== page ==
Eat + Drink
If I were to lay all the pizzas I have eaten in San Francisco end-to-end, chances are they'd nearly reach back to my old East coast stomping grounds. OK, maybe not—but the point is, I have eaten a lot of pizza since moving out here. And while New York may be widely considered to be the hometown of pizza, SF comes in a not-too-shabby close second. Evidence of its popularity is everywhere, including in the build-up to the opening of Pi Bar, which opened two weeks ago in the former Suriya Thai space on Valencia.
The gist of both articles is that chef and diners here in the Bay Area promote a food culture that's local and sustainable, while the sommeliers seem strangely immune to the cause, often ignoring the local wines while loading up on European selections. Is it hypocracy? Is it reverse-snobbism?
Despite the "open" sign in the photo, Terroir Wine Bar, the hipster hangout and natural wine bar in SOMA is a week or so into an unfortunate closing. Plumbing issues in their building and flooding on the floors above have caused damage that necessitates repair. (No, that "barnyard" smell is not coming from the French country wines--just kidding). They hope to be back up and running by early November. Let's hope this is the case, as the place is a lo-fi refresher from the more glitzy, polished wine bars about town.
There are rare times when words escape the writer: not because of block, mind you, but because words don't seem like quite enough. Such is the predicament in trying to describe the spectacle that was Saturday night at the SFMOMA, where a Futurism banquet organized by OPEN restaurant (part of the ongoing MOMA Futurist exhibit which celebrates the 100th anniversary of Futurism) went down.
The Friday Eater Wrap recounts all the week's top stories over at Eater SF, including but not limited to the rebirth of the old Bong Su space, playing pigeon on Polk, Eater's monster Momo giveaway, and a little place called Burger Bar.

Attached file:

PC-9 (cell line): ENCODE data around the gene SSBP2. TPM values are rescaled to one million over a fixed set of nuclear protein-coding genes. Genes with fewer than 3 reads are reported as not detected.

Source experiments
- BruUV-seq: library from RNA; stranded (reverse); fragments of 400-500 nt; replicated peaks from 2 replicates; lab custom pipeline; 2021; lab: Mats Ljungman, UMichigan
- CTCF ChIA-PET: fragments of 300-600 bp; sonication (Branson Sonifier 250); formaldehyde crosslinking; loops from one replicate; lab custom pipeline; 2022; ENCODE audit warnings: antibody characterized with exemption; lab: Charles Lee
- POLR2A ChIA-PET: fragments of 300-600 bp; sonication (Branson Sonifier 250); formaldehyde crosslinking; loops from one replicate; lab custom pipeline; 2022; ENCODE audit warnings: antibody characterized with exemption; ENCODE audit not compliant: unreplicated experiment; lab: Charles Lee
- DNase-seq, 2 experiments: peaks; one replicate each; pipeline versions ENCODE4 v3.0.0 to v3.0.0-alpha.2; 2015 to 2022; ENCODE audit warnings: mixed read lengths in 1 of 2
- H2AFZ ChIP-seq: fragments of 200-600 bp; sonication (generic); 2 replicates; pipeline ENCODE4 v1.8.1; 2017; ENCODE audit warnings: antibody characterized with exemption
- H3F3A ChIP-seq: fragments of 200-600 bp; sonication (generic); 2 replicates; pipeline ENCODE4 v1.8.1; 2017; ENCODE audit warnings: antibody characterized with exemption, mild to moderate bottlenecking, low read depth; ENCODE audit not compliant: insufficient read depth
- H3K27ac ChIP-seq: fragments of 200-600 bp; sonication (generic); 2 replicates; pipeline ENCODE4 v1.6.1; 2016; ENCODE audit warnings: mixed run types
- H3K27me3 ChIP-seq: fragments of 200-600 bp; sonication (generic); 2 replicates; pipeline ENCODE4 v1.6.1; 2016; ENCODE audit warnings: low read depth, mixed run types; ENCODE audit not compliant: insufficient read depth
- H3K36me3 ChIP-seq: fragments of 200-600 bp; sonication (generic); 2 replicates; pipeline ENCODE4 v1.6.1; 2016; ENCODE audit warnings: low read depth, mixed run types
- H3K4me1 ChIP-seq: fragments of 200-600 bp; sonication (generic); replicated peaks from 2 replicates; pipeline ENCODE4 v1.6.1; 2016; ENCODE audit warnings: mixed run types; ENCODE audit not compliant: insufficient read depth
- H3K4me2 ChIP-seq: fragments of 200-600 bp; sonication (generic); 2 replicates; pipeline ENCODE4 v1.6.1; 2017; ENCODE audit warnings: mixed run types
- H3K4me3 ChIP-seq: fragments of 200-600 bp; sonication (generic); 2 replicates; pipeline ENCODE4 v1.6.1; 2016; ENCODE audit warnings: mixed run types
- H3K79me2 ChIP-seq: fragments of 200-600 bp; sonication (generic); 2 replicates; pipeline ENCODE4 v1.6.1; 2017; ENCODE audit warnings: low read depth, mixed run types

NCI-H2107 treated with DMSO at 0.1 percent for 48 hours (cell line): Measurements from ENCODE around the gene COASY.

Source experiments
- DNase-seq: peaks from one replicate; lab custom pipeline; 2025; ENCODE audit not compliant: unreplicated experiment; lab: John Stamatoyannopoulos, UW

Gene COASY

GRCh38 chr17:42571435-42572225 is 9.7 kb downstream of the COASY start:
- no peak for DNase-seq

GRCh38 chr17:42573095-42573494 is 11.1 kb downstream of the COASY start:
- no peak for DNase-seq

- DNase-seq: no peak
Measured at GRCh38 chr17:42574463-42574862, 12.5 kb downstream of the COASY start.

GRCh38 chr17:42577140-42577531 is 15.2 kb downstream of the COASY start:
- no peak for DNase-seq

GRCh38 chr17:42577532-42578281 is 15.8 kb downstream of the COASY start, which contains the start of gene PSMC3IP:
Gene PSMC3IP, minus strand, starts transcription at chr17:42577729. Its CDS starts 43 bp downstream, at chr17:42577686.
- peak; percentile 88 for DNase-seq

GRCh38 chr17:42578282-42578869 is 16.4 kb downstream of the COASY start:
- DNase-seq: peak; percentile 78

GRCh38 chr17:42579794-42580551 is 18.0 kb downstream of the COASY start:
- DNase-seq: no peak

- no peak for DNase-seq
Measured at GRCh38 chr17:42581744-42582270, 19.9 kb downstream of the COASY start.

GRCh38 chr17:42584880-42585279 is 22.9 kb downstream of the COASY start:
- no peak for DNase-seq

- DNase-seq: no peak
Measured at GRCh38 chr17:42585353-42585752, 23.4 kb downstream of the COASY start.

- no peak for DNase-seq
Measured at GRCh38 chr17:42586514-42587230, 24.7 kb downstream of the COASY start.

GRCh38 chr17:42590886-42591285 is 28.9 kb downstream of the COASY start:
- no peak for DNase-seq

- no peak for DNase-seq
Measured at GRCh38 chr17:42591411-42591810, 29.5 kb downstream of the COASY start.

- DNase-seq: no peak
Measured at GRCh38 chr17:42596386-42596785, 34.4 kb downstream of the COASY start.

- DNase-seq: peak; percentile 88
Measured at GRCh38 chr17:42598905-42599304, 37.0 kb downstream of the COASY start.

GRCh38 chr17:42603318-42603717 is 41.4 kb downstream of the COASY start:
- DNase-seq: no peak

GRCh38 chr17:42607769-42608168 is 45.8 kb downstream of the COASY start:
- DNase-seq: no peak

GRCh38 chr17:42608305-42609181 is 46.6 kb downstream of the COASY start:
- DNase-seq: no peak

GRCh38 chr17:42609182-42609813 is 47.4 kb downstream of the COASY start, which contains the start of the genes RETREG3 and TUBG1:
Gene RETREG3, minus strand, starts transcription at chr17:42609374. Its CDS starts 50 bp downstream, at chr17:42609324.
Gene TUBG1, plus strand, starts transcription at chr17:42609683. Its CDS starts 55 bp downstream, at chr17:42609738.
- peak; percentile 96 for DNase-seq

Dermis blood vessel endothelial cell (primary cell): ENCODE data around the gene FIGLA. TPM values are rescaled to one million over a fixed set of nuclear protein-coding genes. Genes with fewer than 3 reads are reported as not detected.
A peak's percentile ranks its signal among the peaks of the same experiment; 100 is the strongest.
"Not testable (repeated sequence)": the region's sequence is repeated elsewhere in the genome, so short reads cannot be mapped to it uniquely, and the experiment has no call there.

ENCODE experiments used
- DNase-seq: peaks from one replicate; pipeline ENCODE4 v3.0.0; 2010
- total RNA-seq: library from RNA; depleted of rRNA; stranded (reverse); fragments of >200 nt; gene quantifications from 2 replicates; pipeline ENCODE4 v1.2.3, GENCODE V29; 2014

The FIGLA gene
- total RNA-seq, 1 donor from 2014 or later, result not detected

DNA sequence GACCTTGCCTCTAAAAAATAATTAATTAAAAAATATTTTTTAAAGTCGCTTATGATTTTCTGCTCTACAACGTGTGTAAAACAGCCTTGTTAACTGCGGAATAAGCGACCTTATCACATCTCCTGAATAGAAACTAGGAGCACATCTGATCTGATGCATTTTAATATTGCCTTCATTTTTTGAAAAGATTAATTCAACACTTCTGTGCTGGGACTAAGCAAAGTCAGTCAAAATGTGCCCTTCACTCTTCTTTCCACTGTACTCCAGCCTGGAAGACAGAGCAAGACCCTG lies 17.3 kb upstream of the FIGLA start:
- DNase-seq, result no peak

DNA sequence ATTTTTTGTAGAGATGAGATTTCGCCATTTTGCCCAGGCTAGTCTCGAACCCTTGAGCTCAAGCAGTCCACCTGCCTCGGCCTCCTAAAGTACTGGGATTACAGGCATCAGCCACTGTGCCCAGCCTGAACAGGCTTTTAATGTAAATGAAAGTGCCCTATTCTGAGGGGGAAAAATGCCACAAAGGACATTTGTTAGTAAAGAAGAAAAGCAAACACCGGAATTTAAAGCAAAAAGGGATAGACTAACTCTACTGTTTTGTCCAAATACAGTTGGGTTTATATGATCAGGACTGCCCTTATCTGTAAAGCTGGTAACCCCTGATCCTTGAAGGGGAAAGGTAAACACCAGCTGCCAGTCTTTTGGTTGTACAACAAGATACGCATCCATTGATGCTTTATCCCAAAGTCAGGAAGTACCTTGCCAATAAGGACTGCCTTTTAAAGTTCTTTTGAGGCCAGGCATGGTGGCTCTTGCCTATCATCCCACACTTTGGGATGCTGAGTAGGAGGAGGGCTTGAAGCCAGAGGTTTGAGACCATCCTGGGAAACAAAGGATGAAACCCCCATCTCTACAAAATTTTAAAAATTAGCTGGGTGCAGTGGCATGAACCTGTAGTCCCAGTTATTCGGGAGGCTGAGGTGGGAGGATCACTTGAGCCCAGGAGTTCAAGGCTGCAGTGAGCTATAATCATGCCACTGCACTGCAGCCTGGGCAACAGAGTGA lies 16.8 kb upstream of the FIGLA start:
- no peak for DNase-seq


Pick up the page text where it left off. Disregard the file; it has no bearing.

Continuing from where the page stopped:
When Jessica and I realized we had both separately made reservations at the “new” SPQR, we decided to write up our observations without first comparing notes. Although we’re two people that share some tastes, Jessica’s been far more of an SPQR aficionado than I have been. She loves rich and rustic, where I often like things a bit lighter and refined. Despite this, our two takes on one restaurant (no cheating allowed), turned out to be very similar. —Sara Deseran
In collaboration with Urban Kitchen SF, CUESA will host a hands-on kimchee class on October 27th with Todd Champagne from Happy Girl Kitchen. Just in time for the cold season, the class will focus on making this traditional fermented cabbage dish whose wonderful pro-biotic properties are said to boost your body’s immunity. Our hands-on classes sell out fast so get your tickets soon. If you can’t make the class, stop by Happy Girl’s booth on Saturdays to try their spicy version of this Korean staple.
The label is called Fledgling and the wines are a Pinot and a Chardonnay. The partner in the project is Crushpad, SF's public, urban winery, where the wine is obviously going to be made. Of the $20 cost ($240 a case), $5 per bottle goes to the charity aimed at improving education in the developing world.
It's always struck us as odd that the Castro—so close to the hallowed culinary ground occupied by the Bi-Rite, Delfina and Tartine trifecta, with a gorgeous theater as its centerpiece and, let's face it, filled with the "disposable income" types the right-wing media are always talking about—has never been a great spot for eating. We're happy to see that there seems to be a change afoot. The Castro has its own farmers market now (Wednesday nights until October 28) and Starbelly is quickly becoming the go-to neighborhood restaurant.